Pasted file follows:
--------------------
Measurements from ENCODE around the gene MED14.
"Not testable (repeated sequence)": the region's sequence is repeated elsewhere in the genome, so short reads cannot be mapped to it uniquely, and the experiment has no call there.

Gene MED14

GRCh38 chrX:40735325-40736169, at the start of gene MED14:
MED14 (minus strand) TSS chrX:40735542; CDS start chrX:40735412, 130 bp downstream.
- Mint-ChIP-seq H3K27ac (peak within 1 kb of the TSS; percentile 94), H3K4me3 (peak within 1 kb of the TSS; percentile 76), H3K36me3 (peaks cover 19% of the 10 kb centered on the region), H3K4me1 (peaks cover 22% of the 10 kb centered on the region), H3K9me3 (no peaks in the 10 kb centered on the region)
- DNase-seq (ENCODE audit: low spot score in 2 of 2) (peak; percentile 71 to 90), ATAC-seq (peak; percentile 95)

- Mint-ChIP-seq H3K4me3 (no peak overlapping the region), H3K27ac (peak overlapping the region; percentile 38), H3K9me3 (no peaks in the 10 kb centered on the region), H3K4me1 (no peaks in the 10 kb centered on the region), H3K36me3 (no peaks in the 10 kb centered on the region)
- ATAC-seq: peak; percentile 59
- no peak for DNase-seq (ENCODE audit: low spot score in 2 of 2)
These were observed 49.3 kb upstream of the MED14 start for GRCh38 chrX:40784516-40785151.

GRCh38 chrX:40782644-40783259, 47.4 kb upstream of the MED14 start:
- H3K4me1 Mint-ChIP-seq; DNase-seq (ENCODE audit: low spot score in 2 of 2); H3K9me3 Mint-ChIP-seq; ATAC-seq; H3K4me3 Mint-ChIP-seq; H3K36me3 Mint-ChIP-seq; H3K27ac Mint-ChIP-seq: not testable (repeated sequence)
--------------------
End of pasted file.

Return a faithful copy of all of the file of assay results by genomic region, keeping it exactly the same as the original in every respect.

Measurements from ENCODE around the gene MED14.
"Not testable (repeated sequence)": the region's sequence is repeated elsewhere in the genome, so short reads cannot be mapped to it uniquely, and the experiment has no call there.

Gene MED14

GRCh38 chrX:40735325-40736169, at the start of gene MED14:
MED14 (minus strand) TSS chrX:40735542; CDS start chrX:40735412, 130 bp downstream.
- Mint-ChIP-seq H3K27ac (peak within 1 kb of the TSS; percentile 94), H3K4me3 (peak within 1 kb of the TSS; percentile 76), H3K36me3 (peaks cover 19% of the 10 kb centered on the region), H3K4me1 (peaks cover 22% of the 10 kb centered on the region), H3K9me3 (no peaks in the 10 kb centered on the region)
- DNase-seq (ENCODE audit: low spot score in 2 of 2) (peak; percentile 71 to 90), ATAC-seq (peak; percentile 95)

- Mint-ChIP-seq H3K4me3 (no peak overlapping the region), H3K27ac (peak overlapping the region; percentile 38), H3K9me3 (no peaks in the 10 kb centered on the region), H3K4me1 (no peaks in the 10 kb centered on the region), H3K36me3 (no peaks in the 10 kb centered on the region)
- ATAC-seq: peak; percentile 59
- no peak for DNase-seq (ENCODE audit: low spot score in 2 of 2)
These were observed 49.3 kb upstream of the MED14 start for GRCh38 chrX:40784516-40785151.

GRCh38 chrX:40782644-40783259, 47.4 kb upstream of the MED14 start:
- H3K4me1 Mint-ChIP-seq; DNase-seq (ENCODE audit: low spot score in 2 of 2); H3K9me3 Mint-ChIP-seq; ATAC-seq; H3K4me3 Mint-ChIP-seq; H3K36me3 Mint-ChIP-seq; H3K27ac Mint-ChIP-seq: not testable (repeated sequence)